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All reviews by David Marcus unless otherwise noted.
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Missing Time
The Gary Blair Ceilidh Band -- Gary Blair (accordion, additional percussion and additional synthesizer); Richard Wong (accordion, additional percussion and additional synthesizer); Stevie Mills (percussion) -- with guests Donald Shaw and Alan Kitchen (piano and synthesizers; Alastair McCulloch, fiddle; Dave Cowan, Bass Guitar) and Malky Blair (additional percussion). 12 tracks; 45'37". GBCD001
When one asks the question, "What is traditional music about?", or "What is Scottish dance music about?", there are many answers, but one that is too-rarely heard is "FUN". Technical merit--of which there is quite a bit--aside, this album is FUN. The musicians obviously take a lot of pleasure in what they do, and it is impossible not to receive a strong dose of it while listening. At the same time, while taking themselves too seriously, these guys are playing real ceilidh music that it is almost impossible to sit still to.

The musicians play extremely well--tops, really. Gary Blair and Richard Wong play as if they were one person with four hands (or maybe six hands). The sound is well-recorded and lively and even though the instrumentation is generally the same through all cuts, the variety of tempos and feelings in the different cuts makes for a CD of above-average variety. While I've had it for about a month, it has yet to stray far from the CD player.

The sound of two lead accordions and, in general, no other lead instrument is a nice change from most bands (and having played for over 10 years in bands without fiddles, I must say that I like it). On the other hand, the fiddle joins in on the last half Richard Wong's lovely waltz Kelly-Ann McLeod, a cut that also features some very tasty recorder-sounding synthesizer.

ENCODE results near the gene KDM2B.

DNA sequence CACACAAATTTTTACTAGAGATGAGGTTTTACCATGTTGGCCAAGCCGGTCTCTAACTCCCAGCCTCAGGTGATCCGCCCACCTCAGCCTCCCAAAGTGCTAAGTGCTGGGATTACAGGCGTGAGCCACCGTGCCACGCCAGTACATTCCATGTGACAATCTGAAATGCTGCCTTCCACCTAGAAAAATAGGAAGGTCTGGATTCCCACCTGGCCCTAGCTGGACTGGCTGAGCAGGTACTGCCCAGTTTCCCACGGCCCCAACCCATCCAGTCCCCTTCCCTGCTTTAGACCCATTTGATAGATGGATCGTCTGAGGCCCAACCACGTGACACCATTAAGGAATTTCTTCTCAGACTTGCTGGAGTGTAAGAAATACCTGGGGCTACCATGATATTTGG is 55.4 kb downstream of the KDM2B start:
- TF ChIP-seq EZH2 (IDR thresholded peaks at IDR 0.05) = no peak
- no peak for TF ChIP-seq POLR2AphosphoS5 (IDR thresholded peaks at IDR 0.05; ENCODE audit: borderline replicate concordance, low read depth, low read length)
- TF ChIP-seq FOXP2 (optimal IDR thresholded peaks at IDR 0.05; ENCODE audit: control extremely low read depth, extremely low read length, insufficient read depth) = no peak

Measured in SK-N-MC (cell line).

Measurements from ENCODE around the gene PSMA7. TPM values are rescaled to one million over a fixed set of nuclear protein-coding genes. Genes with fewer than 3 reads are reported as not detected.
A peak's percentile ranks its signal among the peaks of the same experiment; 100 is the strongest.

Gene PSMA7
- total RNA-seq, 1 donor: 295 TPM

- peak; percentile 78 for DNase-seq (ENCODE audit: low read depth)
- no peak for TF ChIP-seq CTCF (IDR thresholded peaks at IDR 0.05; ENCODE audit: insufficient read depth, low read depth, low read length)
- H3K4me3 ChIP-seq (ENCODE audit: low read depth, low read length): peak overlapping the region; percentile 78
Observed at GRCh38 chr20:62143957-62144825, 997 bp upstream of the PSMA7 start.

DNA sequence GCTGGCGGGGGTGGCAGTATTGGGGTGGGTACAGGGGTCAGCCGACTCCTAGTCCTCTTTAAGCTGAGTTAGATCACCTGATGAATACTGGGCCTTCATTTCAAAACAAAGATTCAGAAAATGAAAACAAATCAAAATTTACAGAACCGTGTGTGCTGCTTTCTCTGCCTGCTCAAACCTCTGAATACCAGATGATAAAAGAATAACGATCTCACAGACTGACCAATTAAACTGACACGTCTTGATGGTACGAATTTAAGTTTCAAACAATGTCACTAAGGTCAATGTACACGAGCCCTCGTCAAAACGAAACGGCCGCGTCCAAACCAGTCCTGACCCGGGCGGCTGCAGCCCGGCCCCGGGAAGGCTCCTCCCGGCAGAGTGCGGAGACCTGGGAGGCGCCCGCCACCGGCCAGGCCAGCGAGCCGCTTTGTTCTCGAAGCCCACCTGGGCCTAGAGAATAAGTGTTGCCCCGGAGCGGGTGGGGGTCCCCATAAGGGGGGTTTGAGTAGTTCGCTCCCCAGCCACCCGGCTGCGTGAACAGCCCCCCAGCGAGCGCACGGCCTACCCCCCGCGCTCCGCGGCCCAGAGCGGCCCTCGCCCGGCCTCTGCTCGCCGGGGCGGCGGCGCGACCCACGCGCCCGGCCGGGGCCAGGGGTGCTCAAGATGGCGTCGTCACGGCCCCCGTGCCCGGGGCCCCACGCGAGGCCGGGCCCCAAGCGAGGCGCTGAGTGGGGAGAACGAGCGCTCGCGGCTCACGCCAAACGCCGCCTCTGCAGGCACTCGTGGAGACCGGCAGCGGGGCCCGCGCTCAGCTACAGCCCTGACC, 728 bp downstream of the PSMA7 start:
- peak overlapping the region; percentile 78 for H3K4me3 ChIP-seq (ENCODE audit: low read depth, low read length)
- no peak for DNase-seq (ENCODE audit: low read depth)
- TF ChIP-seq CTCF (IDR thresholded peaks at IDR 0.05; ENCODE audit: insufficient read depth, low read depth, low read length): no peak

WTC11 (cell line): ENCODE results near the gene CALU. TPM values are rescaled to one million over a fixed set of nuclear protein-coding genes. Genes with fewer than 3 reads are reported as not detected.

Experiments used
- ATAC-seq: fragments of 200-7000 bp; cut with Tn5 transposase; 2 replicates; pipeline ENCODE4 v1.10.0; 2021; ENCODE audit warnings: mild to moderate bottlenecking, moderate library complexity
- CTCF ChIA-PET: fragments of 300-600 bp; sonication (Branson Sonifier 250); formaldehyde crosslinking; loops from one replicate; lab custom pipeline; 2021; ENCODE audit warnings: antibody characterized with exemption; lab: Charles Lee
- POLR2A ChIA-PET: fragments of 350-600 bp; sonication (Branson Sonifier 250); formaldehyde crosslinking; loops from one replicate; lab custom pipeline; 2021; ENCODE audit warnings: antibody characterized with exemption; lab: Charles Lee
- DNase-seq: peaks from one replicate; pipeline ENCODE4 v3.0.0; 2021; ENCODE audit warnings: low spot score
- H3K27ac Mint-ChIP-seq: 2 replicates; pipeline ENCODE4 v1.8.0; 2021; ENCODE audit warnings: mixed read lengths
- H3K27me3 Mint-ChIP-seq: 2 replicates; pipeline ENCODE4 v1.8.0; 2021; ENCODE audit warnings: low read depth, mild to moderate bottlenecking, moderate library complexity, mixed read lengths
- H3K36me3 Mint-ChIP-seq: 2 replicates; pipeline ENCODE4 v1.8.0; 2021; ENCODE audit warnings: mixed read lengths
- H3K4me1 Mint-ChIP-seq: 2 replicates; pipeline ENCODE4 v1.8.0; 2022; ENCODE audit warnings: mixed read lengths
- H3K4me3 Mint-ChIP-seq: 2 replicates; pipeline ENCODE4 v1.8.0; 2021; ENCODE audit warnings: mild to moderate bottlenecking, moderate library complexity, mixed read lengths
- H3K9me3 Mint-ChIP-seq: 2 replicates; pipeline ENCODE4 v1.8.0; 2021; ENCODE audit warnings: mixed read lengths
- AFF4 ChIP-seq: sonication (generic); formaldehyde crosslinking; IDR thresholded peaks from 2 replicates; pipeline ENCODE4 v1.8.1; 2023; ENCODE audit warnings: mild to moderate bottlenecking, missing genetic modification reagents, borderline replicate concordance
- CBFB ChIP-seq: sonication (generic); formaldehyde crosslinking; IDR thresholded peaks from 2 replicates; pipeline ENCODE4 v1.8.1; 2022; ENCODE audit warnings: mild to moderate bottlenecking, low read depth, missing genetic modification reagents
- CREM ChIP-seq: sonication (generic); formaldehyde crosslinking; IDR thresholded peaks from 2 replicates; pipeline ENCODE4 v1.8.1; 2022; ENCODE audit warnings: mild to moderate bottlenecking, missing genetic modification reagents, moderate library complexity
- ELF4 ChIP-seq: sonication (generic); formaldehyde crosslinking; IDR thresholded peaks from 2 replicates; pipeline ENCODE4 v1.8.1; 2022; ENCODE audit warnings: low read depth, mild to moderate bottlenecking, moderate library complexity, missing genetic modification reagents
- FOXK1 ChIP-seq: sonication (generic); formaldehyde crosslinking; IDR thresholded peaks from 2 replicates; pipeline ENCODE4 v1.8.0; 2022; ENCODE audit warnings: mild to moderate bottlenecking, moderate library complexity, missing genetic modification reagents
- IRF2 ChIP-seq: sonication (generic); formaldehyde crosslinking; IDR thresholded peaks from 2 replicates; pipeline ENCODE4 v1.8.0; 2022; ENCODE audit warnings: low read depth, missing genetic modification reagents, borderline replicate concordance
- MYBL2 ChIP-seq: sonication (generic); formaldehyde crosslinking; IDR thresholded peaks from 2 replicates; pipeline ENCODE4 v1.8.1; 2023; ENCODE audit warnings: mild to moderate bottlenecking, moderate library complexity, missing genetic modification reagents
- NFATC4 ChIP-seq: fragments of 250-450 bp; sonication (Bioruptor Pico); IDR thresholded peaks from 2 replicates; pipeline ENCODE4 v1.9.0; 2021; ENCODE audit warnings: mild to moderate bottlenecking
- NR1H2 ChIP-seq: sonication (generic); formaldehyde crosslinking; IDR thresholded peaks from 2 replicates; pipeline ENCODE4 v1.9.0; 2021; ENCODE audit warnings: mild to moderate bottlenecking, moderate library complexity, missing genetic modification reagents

Other tracks include:

  • Jig Time (Morrison's Jig, Rory MacLeod, Glasgow City Police Pipers, Jeanette MacInnes)
  • Reel Time (The Joys of Quebec, Frenchie's Reel, The Stumbling Block, Margaret McLeod's Reel)
  • March Time (Linda MacFarlane, Master Alastair Cunningham Weir, Bobby Brown's Welcome to Scotland)
  • Waltz Time (The Red Rose Cafe, Les Bicyclette de Belsize)
  • Strathspey Time (The Boys of Bluehill, The March Hare)
  • Reel Time (Suzanne Barbour, C. M. Barbour, Miss Mary Printy)
  • Continental Time (Fliegende Blatter)
  • Two-Step Time (The Tobermory Two-Step, The Woodside Jig)
  • Waltz Time (The Black Mask Waltz, The Brissago Waltz)
  • Reel Time (The Tongadale Reel, Tam Lynn's Reel, Missing Time)

Of note is an exceptional cover of the Jamieson tune Kvelsdro, which starts as a simple air and picks up tempo, turning into a march that has almost a New Orleans brass band sound to it.

I don't think I've ever heard a CD of ceilidh music that is so enjoyable. This is a must for any Scottish music lover.

Rating: A-. Why the A minus instead of an A? At just under 46 minutes it is a slightly shorter album than most; the liner notes do little more than list the tunes; and the track list on the back of the jewel case is almost unreadable. Don't let that bother you too much, though; just buy and enjoy.

Order information: Gary Blair, Tel.: 01 41 886 2564 Email:

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